A receiving conveyor's trough angle, facilitated by properly designed under-belt support, contributes to centralized bulk material loading and a tighter seal between the conveyor belt and skirting system. Under belt support is typically provided by tightly spaced conveyor idlers, slider beds, or a combination thereof.

Material Containment

As tons of bulk material traverse a conveyor system hourly, effective material and dust containment become imperative.

The skirting system of a receiving conveyor belt encapsulates and seals the material transfer-loading chute and the conveyor belt, effectively containing loose and fugitive material/dust. This is achieved through components such as:

A modular format allows the system to be built to any length on the conveyor, supporting interchangeable skirt seal options. Inspection and maintenance can be safely performed from outside the skirting system, eliminating confined space issues. Additionally, the skirting system enables one-person inspection and adjustment of seals and liners, safely and without special tooling.

Wear Liners

Discharge points for bulk material transfer, designed to enhance conveyor belt life and performance, should incorporate effective material wear liners.

Installed within the skirting system, wear liners provide a protective surface against friction and abrasion caused by conveyed bulk material. They also help manage side-loading forces, preventing them from reaching skirting rubber seals.

Optimizing wear liner performance is best achieved by selecting a system that is easily serviced, with internal liners that can be adjusted externally. By eliminating the need for confined space entry and allowing quick and easy alignment of liners, maintenance downtime is reduced, and safety is improved. Properly aligned wear liners ensure that material entrapment does not damage the conveyor belt. Furthermore, wear liners support centralized bulk material loading on the conveyor and reduce pressure on skirt rubber seals, extending their lifespan.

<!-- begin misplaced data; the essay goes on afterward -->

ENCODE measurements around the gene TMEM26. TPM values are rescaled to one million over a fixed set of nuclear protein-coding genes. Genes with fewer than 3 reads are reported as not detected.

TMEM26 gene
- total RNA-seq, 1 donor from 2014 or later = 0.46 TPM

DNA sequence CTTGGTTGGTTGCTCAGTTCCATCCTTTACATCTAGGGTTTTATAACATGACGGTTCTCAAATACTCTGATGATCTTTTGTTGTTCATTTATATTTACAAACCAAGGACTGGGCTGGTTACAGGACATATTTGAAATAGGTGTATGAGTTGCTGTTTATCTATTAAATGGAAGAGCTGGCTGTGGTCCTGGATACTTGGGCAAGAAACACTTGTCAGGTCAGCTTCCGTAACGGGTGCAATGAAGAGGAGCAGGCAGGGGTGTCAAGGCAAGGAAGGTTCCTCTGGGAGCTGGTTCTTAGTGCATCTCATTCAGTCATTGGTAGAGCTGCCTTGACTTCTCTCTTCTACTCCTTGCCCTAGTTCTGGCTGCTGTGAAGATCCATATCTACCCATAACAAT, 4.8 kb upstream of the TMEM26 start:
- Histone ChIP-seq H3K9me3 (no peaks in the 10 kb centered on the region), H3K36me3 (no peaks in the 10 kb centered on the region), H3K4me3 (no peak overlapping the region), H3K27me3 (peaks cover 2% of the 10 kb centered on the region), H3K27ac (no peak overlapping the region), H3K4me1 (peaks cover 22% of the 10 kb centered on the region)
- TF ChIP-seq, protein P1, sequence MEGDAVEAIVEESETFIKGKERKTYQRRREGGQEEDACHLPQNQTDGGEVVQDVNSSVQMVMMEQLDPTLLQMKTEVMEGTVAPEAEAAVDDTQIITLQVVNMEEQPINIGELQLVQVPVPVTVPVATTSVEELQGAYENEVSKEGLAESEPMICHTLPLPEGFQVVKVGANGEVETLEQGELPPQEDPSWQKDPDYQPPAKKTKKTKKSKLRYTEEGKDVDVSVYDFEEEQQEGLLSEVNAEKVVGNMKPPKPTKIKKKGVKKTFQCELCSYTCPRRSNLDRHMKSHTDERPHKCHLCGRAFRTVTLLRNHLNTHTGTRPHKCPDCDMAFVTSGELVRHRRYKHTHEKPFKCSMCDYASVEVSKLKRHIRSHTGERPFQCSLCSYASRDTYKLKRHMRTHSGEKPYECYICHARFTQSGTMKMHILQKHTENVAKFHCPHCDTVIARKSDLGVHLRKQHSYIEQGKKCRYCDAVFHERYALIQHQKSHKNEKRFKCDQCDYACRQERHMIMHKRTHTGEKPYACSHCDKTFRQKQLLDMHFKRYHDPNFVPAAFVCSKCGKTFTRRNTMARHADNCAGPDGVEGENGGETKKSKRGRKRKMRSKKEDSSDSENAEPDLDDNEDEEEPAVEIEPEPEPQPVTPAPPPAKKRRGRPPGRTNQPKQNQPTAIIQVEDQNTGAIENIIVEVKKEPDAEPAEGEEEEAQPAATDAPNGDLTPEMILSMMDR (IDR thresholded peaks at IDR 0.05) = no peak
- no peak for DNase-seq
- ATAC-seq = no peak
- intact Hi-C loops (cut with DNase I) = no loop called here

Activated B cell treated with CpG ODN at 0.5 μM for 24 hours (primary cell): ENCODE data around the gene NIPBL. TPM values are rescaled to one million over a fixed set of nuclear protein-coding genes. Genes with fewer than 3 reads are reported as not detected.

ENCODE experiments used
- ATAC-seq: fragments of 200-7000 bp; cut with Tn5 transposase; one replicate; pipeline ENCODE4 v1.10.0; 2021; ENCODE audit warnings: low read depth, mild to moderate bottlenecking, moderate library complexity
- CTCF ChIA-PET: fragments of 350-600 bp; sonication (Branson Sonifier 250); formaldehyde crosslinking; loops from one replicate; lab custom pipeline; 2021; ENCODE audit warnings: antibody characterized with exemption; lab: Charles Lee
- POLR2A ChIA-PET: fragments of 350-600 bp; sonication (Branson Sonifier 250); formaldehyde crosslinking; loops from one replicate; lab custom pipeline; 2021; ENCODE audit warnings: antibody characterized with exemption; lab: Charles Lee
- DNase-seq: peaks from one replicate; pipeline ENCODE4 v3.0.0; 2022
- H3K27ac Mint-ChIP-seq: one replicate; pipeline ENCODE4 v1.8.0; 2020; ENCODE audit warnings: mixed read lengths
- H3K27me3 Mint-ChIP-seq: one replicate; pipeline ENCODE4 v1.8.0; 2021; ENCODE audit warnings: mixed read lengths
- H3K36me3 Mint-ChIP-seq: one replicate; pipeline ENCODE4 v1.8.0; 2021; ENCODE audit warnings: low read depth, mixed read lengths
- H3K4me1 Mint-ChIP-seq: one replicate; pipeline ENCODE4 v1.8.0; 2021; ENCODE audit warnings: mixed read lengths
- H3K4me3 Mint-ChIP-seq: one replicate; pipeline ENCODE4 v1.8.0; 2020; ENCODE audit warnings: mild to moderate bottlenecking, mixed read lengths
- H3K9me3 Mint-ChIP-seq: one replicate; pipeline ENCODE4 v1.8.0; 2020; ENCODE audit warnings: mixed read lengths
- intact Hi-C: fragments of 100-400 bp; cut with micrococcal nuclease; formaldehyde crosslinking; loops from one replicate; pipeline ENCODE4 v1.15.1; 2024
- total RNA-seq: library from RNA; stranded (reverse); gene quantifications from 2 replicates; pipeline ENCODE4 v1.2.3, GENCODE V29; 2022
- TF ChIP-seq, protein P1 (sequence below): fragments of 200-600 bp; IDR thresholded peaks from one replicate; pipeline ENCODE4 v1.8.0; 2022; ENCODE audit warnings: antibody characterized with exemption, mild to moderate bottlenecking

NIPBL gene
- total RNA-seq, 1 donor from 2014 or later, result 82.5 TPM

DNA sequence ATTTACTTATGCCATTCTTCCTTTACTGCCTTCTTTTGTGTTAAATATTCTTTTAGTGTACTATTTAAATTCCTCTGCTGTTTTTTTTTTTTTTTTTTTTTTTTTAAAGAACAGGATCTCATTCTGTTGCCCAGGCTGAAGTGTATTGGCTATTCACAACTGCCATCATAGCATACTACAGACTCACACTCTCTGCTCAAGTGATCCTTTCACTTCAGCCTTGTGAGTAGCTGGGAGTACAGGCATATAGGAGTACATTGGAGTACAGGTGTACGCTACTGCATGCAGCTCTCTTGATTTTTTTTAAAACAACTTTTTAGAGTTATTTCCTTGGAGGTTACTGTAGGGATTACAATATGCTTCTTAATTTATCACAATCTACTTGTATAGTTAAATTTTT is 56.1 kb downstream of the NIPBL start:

Wear liners should offer ease of adjustment, alignment, maintenance, and replacement. Safe and convenient inspection should be possible without creating new issues, such as exposed chute walls or material lodging between the chute wall and the liner.

Belt Tracking

Conveyor belt mistracking occurs when a conveyor belt operates off-center from the supporting structure, leading to malfunctions and deterioration. Mistracking incurs labor, time, and material losses, compromises safety, and can damage equipment, such as belt delamination.

Common causes of poor conveyor belt tracking include off-center material loading, incorrect belt splicing, and excessive material buildup within the conveyor system.

Proper conveyor belt tracking depends on corrective conveyor belt tracking idlers, designed to realign the belt for consistent and correct travel.

If alignment is incorrect, belt misalignment occurs due to the conveyor idlers. Proper alignment of both troughing and return idlers over the entire conveyor system length is crucial.

Accumulated material spillage on conveyor belt idlers can increase roll diameter unevenly, exerting uneven forces on the belt's sides and causing misalignment. Additionally, a conveyor belt tracking issue can generate intense friction between the belt and the conveyor frame, leading to belt scorching and softening. Failed idler rolls that are stationary can also cause misalignment, resulting in belt damage.

Ensuring conveyor belt tracking for a correctly aligned belt in its central position requires attention to:

By adhering to these principles and practices, operators can maintain optimal conveyor belt tracking, ensuring efficient and safe material transport within the conveyor system.